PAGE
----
[Toes cannot be pulled off] 

Today I walk down the hallway—and realize that there are seventy artists to cover but not seventy days—even if I were able to observe and write at an incredible speed, it would be hard to include everyone—so suddenly this task feels more urgent—in the main gallery a meeting is taking place with SF Land Trust—four of a core group of artists who are actively engaged in finding a solution are sitting at a thin, tall, rectangular bar/table taking down notes—the main gallery is an open white space—down the hallway I find Lexie’s door open—

Detail in Lexie Bouwsma's studio
Detail in Lexie Bouwsma’s studio

Like Denise, Lexie is in an interior space—a giant table constructed to hold paper 7’ x 5’ fills the room—Lexie is standing with her finger touching a bee carefully drafted and flying into a white sky—she is considering the quantity and placement of bees in the drawing—creating a movement on the page. “Are they too evenly spaced?” she asks Kate who is standing above her on an eight foot ladder—“Or too few?”—A person is throwing a basket over her shoulder—yellow flakes that look like seeds and bees are spilling out onto the paper. Looking at Lexie’s drawing from a distance, Kate thinks about the question. Chad is on the left of the table—if you work big—over six feet—distance from the piece is essential to get a sense of how the details are forming on the page—there is a balance and composition that every drawing and painting works to establish—

From the height of the ladder, one can see over the wall into all the other studio spaces—22 studios in this main complex—from the overhead perspective it might look like a maze for mice—various sized rooms and doors opening onto multiple halls—it is constructed to establish as many working walls as possible while still maintaining privacy—unless, of course, you are standing on a ladder.

Overhead view of studios
Overhead view

Hanging over a shelf of pens and pencils and paper—near stacks of glass pressing the roosters—is a small drawing of toes and fingers between the toes—underneath the title “Toes cannot be pulled off”— titles are important to Lexie—

What does “Toes cannot be pulled off” reference?—“A Winnicott quote I wrote down in a class I took at CCA”—I went home and on my computer began a hunt for the line to which she referred. D.W. Winnicott was a British psychologist born in 1896 who developed theories about play— “Playing is something that happens in the interface between our inner world and external reality” and the exact quote refers to a child with whom Winnicott worked —a child who discovers that the toes cannot be pulled off and thrown to the ground unlike a spatula—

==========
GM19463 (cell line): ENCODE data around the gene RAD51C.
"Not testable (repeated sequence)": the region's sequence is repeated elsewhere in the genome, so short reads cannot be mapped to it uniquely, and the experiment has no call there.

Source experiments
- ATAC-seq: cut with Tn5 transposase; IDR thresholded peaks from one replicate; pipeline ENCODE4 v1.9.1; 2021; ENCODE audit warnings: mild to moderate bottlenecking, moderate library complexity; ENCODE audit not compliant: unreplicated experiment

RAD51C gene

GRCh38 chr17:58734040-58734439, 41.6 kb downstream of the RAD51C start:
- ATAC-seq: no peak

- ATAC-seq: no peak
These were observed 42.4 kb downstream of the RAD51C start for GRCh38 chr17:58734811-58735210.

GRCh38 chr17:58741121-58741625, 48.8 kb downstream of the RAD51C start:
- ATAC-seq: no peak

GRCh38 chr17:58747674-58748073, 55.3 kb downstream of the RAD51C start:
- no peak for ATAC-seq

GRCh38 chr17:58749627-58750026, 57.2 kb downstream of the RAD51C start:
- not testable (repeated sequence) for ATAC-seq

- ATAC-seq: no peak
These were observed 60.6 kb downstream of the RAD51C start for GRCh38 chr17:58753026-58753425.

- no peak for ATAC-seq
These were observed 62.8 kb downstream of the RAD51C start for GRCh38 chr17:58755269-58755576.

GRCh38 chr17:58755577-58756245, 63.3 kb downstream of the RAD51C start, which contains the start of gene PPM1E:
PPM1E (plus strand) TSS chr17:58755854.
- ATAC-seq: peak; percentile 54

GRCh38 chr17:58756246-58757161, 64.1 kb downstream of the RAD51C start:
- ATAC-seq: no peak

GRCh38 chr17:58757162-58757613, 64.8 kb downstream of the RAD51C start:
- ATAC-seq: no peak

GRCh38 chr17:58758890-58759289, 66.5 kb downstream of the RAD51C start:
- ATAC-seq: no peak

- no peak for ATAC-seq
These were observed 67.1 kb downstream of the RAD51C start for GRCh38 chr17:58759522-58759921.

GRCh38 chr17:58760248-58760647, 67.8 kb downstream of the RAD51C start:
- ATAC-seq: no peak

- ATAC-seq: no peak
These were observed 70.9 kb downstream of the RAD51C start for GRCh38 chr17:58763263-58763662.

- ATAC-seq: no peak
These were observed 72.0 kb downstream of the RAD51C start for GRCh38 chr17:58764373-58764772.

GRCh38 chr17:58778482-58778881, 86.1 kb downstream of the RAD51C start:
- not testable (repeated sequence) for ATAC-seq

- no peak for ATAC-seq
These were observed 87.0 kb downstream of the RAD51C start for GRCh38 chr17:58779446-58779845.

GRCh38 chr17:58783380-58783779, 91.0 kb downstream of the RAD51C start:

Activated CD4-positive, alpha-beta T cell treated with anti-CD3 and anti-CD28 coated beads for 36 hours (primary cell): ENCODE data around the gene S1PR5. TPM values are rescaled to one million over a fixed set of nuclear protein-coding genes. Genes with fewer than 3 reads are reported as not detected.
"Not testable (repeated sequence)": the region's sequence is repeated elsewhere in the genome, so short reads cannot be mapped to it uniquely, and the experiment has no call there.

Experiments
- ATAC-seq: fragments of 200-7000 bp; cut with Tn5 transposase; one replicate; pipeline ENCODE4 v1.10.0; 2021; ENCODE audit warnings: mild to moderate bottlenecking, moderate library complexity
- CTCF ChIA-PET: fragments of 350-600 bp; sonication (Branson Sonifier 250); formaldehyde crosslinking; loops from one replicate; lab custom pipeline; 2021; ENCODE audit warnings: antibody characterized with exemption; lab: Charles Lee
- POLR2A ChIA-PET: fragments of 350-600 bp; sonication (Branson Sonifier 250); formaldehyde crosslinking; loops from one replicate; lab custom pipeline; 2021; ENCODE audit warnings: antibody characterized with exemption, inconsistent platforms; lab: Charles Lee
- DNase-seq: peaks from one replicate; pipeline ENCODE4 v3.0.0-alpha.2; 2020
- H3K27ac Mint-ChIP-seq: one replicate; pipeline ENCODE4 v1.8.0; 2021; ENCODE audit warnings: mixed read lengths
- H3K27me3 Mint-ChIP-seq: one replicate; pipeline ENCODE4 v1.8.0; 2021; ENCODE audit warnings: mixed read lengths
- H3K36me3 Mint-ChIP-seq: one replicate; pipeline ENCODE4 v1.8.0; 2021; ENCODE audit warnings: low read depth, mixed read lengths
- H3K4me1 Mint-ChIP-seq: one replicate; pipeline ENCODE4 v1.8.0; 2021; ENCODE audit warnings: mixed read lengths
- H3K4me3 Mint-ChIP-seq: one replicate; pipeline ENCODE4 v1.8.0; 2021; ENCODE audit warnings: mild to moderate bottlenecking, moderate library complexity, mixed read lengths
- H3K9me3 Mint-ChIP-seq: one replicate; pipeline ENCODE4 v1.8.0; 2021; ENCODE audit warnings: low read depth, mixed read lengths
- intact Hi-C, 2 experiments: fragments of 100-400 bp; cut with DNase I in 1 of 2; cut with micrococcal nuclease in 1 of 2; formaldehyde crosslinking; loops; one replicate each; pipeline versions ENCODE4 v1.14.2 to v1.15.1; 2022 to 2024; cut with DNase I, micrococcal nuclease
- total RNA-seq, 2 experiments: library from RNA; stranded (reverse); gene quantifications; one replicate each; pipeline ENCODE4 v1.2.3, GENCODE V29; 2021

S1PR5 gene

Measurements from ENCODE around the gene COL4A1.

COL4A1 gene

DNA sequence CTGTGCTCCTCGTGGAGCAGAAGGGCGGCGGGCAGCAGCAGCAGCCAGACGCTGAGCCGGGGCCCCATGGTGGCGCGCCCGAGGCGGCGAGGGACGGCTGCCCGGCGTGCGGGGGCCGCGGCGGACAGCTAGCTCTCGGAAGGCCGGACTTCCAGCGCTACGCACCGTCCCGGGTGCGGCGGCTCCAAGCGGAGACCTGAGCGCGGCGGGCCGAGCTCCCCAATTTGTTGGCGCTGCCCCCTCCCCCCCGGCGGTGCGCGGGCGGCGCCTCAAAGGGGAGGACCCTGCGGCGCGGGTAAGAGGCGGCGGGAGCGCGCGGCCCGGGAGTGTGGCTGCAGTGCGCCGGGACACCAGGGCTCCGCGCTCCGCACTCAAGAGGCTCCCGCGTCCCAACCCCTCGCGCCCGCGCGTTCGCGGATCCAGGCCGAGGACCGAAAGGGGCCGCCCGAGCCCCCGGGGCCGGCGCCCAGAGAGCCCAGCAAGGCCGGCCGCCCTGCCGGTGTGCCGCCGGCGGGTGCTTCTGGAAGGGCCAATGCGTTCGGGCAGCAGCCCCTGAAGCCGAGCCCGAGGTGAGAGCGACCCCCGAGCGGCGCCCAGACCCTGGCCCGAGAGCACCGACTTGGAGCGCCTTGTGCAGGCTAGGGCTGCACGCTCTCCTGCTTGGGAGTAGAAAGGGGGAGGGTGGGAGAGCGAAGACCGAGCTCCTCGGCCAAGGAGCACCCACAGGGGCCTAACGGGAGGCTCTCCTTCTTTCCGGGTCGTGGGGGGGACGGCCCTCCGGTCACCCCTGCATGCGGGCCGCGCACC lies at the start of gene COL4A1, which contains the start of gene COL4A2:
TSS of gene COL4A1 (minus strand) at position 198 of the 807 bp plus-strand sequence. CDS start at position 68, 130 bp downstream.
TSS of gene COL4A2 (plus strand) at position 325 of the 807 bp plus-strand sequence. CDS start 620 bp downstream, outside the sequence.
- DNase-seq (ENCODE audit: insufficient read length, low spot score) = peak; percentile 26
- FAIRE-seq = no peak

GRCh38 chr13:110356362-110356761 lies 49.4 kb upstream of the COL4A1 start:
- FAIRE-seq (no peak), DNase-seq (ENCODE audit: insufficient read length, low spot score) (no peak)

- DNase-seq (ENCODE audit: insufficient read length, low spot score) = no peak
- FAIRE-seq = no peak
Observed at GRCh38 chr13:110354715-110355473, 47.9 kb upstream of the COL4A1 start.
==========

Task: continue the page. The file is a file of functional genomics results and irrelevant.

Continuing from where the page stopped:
Studio Materials
Studio Materials

So let’s discuss play—because Lexie’s work is about play—her whole manner is playful—as she works she nicknames her subjects—‘Bee eater’ and ‘Cereal dumper’—eventually the large drawing on the table will gain an official title—her narratives are open—leaving free space for someone to reveal their personal story without judgement. Embedded in the work is “Mythology,” “Domestic pathology,” “Ideas from everyday life,” the images might begin from watching her boyfriend re-pot a plant—she looks at—“Exaggerated emotions—displays of comedic rage” —and with “These overly muscular, crazy women” she populates the walls and the scenes—using traditional drafting lines like the old masters—hatching and crosshatching to build volume. The pictures remind me of Rubens—an extravagance—like his paintings “The Fall of Man,” “The Rape of the Daughters of Leucippus,” a sort of wild chaos of movement and subjects piling toward the center of the canvas as if space were something to move away from—

Studio tools
Studio tools

Lexie’s work is anti narrative—post apocalyptic—people are struggling for no apparent reason—housewives going insane—hiding places that don’t make sense—a woman under a lampshade—like the absurdity of children covering their eyes so you can’t see them—

I go back out into the hallway—it is late afternoon—and the sunlight is streaming in from the west and the studios are getting warm, almost hot. Each of these spaces contains a story—my words are getting crushed up into a center of a painting—with a frenetic energy—because at some point the studios will empty out and the walls will get torn down and none of this will exist—

More about Lexie Bouwsma:

About STUDIO 17: The Artists’ Space by Alex Nichols

At the end of June—a community of over 70 artists—at the heart of San Francisco’s Mission District—must leave STUDIO 17 to make way for high-cost working space. This blog will catalog the end of this community above Thrift Town (on Mission &17th Street) and what it means. To understand what is being lost—I will spend the next two months carefully observing how artists work in their space—to give an intimate look at the inside of this community.

More about Alex Nichols:

Read more:

Feature on Alex Nichols and STUDIO 17: The Artists’ Space

How the journey began… STUDIO 17: The Artists’ Space by Alex Nichols

More Featured Artists:

Lucinda Buxton Martin

Rick D’Elia

Jeffrey Martin


Daniel Lichtenberg

Ellen Rosenthal

Lauren Marchetti

Adam Barry

Lexie Bouwsma

Denise Laws

Andy Vogt

Qinmin Liu

Truong Tran

Kate Nichols

Published on April 12, 2015

Published by Alex Nichols

Alex Nichols is a San Francisco based interdisciplinary artist and writer who deconstructs the experience of self, tracks the perceived and performs the narrated idea of self through a disarming physicality, rigor and humor. Her current projects utilize video, monologue, performance, and installation, reconstructing the physical boxes, strings and language of constraints.


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